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For more information or to ask a reference question, please fill out the Reference Questions form, or call 215-684-7650 or send an e-mail to .

Access to the Library is free. Visitors may request a Researcher’s Pass from the guard at the Perelman Building entrance.

Search Online: Library CatalogFinding AidsDatabases & IndexesAuction Resources

As one of the major art reference libraries in the United States, the Museum Library houses approximately 200,000 books, auction catalogues, and periodicals dating from the sixteenth century to the present. Reflecting the Museum's rich and distinctive collections, the Library's holdings focus on European, American, and Asian painting and sculpture; furniture and decorative arts; arms and armor; costume and textiles; prints, drawings, and photographs; and modern and contemporary art. The Library also subscribes to a growing collection of electronic resources, available on workstations in the Reading Room.

Library Installation

Rare Book
Written by Joseph Spence (English, 1699–1768) in 1747
Engraving by Louis-Philippe Boitard (French, died after 1770)
London: J. Dodsley, 1774
Philadelphia Museum of Art Library
Mythography: Sources for Classical Myth
September 22, 2015 - February 19, 2016
The inspirational power of the classic poems of Homer and his peers is such that their mythology and iconography have been represented in paintings and sculpture ever since. Over time, scholars altered these ideas, bringing to bear their preferences, perspectives, and agendas. Shown here are a selection of works from the 1300s through 1800s that shaped the popular imagination regarding the ancient gods and their interactions.

Heavily criticized by the church in late antiquity, Roman works such as Ovid’s Metamorphoses and Horace’s Odes and Ars Poetica saw renewed interest during the Middle Ages and became an important source for the visual arts of the Renaissance. These works were widely disseminated and translated by Christian scholars in the 1400s and 1500s, often accompanied by an imposing mass of commentary and annotation, sometimes even cut and rearranged.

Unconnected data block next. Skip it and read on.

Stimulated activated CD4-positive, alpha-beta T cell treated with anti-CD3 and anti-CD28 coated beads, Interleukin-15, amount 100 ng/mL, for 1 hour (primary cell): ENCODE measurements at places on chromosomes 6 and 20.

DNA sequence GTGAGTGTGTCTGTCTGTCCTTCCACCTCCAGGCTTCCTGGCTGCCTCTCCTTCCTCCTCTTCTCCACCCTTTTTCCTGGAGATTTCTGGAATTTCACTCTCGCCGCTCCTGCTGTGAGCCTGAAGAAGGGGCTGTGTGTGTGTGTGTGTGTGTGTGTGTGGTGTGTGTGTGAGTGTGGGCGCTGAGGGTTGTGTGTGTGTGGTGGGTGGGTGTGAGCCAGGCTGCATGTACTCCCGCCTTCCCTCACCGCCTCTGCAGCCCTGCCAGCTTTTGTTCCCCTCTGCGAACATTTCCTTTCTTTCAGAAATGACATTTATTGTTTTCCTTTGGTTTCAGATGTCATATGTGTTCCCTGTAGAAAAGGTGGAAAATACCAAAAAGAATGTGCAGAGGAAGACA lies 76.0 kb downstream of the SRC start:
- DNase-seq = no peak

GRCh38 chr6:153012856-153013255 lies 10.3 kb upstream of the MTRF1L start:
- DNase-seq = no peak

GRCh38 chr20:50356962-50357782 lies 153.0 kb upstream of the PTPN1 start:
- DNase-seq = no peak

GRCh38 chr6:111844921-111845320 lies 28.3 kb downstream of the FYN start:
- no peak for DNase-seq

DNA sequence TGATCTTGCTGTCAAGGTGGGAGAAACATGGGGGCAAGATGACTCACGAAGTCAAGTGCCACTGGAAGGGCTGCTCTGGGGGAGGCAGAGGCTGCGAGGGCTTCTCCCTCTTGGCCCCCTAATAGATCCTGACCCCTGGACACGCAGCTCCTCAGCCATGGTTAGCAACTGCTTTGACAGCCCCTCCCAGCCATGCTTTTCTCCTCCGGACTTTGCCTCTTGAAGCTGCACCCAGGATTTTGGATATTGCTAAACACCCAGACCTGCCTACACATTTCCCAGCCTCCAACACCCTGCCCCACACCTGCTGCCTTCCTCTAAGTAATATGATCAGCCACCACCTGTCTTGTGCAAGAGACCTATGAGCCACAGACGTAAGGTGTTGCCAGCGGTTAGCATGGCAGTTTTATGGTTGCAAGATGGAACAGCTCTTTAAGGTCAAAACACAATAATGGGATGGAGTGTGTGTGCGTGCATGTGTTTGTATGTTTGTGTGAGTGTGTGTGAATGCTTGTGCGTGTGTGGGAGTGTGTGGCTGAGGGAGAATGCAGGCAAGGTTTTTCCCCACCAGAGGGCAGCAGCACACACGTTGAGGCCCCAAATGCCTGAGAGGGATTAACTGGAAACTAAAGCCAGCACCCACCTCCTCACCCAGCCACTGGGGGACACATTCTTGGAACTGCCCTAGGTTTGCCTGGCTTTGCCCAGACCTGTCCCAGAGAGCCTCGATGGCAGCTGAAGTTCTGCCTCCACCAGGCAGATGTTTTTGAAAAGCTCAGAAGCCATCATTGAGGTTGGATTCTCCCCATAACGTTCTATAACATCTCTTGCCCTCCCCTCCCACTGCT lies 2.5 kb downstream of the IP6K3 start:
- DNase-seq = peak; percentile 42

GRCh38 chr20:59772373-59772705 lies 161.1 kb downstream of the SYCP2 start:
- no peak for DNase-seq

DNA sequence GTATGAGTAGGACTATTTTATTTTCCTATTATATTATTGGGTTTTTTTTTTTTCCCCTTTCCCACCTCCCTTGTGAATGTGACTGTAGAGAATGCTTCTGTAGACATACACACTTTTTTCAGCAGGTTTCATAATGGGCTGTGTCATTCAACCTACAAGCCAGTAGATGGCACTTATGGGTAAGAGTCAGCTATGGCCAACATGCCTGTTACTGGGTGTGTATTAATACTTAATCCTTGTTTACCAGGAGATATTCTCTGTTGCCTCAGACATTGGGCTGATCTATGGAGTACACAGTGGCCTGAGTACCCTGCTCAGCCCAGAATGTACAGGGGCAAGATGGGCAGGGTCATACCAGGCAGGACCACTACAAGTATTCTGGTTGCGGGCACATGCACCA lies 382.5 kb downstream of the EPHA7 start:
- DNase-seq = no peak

Whether in the case of the later Greeks and Romans who sought deeper meaning in their traditional beliefs, or the Christians who distanced themselves from idolatry and paganism, scholars strove to recondition the pantheon of gods away from a strictly religious construct, into either an exaggerated account of historical events, an astronomical composition, or simply a vast web of moral allegories. The books displayed here are examples of this thematic refashioning.

The Library Reading Room, second floor, Perelman Building

Digital Collections

Ronaele Manor
The collection of heraldic stained glass at Ronaele Manor, Elkins Park, Pennsylvania :the residence of Mr. & Mrs. Fitz Eugene Dixon /described by F. Sydney Eden. -- London : Arden Press, 1927.
The Library is creating distinctive digital collections that provide access to its rare materials to support research and education at the Museum, to enhance scholarship worldwide, to increase access to its holdings, and to promote lifelong learning. Digitizing also aids in preservation by reducing the need for handling the originals. Scrapbooks from the Archives; rare art auction catalogs; books and ephemera on European and American decorative arts and arms and armor; and the Museum’s own publications are just some examples of the items that staff are digitizing and making freely available to all on the Internet Archive.

Browse our contributions to the Internet Archive.

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